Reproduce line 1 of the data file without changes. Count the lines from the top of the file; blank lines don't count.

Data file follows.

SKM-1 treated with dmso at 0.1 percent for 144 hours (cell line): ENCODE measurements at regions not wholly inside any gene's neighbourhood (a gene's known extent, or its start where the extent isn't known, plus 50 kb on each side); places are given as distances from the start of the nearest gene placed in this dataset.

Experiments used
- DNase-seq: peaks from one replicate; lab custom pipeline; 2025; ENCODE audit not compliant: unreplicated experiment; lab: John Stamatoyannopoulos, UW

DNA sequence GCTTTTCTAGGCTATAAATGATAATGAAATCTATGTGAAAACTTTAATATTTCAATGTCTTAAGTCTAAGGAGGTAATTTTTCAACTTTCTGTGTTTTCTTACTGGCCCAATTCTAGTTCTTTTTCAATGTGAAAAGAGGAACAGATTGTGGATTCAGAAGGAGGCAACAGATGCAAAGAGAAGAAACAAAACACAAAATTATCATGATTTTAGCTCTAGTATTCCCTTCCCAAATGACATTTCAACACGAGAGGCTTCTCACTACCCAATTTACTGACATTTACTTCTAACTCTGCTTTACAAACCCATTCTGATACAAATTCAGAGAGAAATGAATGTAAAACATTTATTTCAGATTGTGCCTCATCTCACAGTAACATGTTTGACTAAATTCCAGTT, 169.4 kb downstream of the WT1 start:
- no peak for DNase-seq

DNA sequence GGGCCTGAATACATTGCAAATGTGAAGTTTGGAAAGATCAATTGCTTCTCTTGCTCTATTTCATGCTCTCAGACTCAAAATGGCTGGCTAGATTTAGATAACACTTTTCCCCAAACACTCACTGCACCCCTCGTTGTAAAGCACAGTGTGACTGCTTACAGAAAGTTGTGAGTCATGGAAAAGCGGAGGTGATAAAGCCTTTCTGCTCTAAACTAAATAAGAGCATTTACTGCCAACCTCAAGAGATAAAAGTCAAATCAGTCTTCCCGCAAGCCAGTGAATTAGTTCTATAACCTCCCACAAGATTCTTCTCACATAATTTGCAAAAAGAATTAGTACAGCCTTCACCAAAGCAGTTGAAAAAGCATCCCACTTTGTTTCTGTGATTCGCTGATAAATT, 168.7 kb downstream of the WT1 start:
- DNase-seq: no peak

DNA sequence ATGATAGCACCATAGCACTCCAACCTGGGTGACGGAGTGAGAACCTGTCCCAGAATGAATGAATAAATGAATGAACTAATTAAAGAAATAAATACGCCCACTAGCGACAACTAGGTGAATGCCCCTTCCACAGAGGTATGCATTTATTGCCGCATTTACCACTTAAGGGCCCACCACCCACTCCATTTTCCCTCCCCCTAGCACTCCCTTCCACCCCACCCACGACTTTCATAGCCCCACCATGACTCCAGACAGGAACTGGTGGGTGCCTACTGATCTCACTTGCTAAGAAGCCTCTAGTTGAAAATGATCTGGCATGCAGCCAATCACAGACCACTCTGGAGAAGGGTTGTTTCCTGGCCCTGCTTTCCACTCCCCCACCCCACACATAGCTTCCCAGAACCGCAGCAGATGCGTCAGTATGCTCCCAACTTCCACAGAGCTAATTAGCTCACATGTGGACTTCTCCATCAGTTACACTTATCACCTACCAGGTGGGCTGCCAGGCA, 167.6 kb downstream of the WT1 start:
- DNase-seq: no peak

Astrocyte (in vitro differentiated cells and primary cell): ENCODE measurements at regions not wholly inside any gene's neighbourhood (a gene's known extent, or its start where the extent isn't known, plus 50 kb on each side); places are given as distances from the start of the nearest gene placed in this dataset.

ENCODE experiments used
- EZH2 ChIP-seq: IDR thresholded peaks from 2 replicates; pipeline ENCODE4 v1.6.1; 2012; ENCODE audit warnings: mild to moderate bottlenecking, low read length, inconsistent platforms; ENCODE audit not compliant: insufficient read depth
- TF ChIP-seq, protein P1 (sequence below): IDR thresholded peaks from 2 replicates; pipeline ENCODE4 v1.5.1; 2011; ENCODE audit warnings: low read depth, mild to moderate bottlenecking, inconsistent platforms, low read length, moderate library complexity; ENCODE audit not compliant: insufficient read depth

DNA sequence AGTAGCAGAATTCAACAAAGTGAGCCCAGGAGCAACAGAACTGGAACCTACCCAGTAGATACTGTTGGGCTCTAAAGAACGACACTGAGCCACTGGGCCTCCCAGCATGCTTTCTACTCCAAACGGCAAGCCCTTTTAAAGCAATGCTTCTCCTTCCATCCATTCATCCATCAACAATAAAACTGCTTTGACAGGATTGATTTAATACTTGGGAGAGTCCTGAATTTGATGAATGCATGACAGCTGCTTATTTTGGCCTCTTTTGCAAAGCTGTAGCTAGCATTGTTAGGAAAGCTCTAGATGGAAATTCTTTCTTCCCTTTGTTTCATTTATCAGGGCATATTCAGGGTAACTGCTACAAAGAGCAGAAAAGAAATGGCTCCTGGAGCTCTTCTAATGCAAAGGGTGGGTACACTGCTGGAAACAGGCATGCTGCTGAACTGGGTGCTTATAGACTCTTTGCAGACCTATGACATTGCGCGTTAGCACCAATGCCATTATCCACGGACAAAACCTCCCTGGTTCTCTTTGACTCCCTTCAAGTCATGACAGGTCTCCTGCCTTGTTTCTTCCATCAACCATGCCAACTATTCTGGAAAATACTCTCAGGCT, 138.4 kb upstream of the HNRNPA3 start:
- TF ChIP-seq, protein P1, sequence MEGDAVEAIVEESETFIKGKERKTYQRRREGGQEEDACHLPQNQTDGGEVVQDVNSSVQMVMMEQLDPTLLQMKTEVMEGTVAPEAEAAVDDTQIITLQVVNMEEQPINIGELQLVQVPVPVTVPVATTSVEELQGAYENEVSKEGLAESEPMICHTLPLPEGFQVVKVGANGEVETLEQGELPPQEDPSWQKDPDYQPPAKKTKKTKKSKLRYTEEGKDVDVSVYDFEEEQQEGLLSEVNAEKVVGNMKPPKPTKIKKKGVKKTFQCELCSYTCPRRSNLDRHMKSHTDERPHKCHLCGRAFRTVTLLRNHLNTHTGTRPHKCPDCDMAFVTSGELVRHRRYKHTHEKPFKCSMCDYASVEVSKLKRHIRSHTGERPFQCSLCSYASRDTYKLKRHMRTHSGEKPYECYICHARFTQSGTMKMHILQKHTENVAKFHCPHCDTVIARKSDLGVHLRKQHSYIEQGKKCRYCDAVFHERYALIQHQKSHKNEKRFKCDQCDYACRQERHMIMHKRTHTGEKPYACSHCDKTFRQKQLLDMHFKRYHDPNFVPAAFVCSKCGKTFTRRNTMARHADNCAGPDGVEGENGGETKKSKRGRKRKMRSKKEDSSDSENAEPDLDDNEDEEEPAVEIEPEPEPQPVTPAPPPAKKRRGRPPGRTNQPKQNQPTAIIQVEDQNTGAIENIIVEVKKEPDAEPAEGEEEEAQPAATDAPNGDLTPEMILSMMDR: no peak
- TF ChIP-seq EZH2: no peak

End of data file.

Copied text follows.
SKM-1 treated with dmso at 0.1 percent for 144 hours (cell line): ENCODE measurements at regions not wholly inside any gene's neighbourhood (a gene's known extent, or its start where the extent isn't known, plus 50 kb on each side); places are given as distances from the start of the nearest gene placed in this dataset.